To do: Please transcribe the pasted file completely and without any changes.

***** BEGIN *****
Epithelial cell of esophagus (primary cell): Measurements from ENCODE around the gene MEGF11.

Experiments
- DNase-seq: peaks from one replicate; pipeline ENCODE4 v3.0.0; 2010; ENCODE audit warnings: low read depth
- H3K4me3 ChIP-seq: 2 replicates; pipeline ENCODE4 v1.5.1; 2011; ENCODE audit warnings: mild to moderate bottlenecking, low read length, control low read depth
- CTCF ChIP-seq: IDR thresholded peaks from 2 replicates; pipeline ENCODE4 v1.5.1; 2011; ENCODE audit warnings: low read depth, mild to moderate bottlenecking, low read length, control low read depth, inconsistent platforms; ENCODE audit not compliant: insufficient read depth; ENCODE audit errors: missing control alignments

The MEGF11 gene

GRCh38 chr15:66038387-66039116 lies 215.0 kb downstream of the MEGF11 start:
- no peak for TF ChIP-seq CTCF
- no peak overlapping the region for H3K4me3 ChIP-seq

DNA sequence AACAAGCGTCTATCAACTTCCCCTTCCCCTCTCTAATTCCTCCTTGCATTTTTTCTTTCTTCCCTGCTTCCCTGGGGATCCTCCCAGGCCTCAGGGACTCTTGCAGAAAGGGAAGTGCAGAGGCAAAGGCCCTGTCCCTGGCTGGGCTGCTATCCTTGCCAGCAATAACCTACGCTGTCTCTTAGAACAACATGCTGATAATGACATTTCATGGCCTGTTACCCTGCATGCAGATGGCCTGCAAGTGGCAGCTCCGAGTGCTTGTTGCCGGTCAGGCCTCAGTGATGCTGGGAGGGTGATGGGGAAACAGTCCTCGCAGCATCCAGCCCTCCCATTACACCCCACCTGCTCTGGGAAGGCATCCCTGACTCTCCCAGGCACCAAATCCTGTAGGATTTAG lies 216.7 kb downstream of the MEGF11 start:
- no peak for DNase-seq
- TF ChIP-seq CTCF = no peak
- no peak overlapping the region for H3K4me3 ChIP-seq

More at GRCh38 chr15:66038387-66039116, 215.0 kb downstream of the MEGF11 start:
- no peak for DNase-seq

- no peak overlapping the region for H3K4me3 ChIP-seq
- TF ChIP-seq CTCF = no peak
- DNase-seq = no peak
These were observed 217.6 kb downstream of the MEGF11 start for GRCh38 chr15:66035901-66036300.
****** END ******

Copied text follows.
Epithelial cell of esophagus (primary cell): Measurements from ENCODE around the gene MEGF11.

Experiments
- DNase-seq: peaks from one replicate; pipeline ENCODE4 v3.0.0; 2010; ENCODE audit warnings: low read depth
- H3K4me3 ChIP-seq: 2 replicates; pipeline ENCODE4 v1.5.1; 2011; ENCODE audit warnings: mild to moderate bottlenecking, low read length, control low read depth
- CTCF ChIP-seq: IDR thresholded peaks from 2 replicates; pipeline ENCODE4 v1.5.1; 2011; ENCODE audit warnings: low read depth, mild to moderate bottlenecking, low read length, control low read depth, inconsistent platforms; ENCODE audit not compliant: insufficient read depth; ENCODE audit errors: missing control alignments

The MEGF11 gene

GRCh38 chr15:66038387-66039116 lies 215.0 kb downstream of the MEGF11 start:
- no peak for TF ChIP-seq CTCF
- no peak overlapping the region for H3K4me3 ChIP-seq

DNA sequence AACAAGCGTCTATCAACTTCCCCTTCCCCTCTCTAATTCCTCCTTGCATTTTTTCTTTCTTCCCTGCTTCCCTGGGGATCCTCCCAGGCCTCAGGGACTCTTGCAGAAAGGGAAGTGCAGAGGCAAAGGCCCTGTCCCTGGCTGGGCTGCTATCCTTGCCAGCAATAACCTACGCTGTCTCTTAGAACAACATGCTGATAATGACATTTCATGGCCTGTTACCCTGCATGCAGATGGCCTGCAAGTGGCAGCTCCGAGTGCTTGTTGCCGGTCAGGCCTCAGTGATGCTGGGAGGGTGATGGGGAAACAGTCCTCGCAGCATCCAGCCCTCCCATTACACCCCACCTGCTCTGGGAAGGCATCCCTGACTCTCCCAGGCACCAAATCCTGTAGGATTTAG lies 216.7 kb downstream of the MEGF11 start:
- no peak for DNase-seq
- TF ChIP-seq CTCF = no peak
- no peak overlapping the region for H3K4me3 ChIP-seq

More at GRCh38 chr15:66038387-66039116, 215.0 kb downstream of the MEGF11 start:
- no peak for DNase-seq

- no peak overlapping the region for H3K4me3 ChIP-seq
- TF ChIP-seq CTCF = no peak
- DNase-seq = no peak
These were observed 217.6 kb downstream of the MEGF11 start for GRCh38 chr15:66035901-66036300.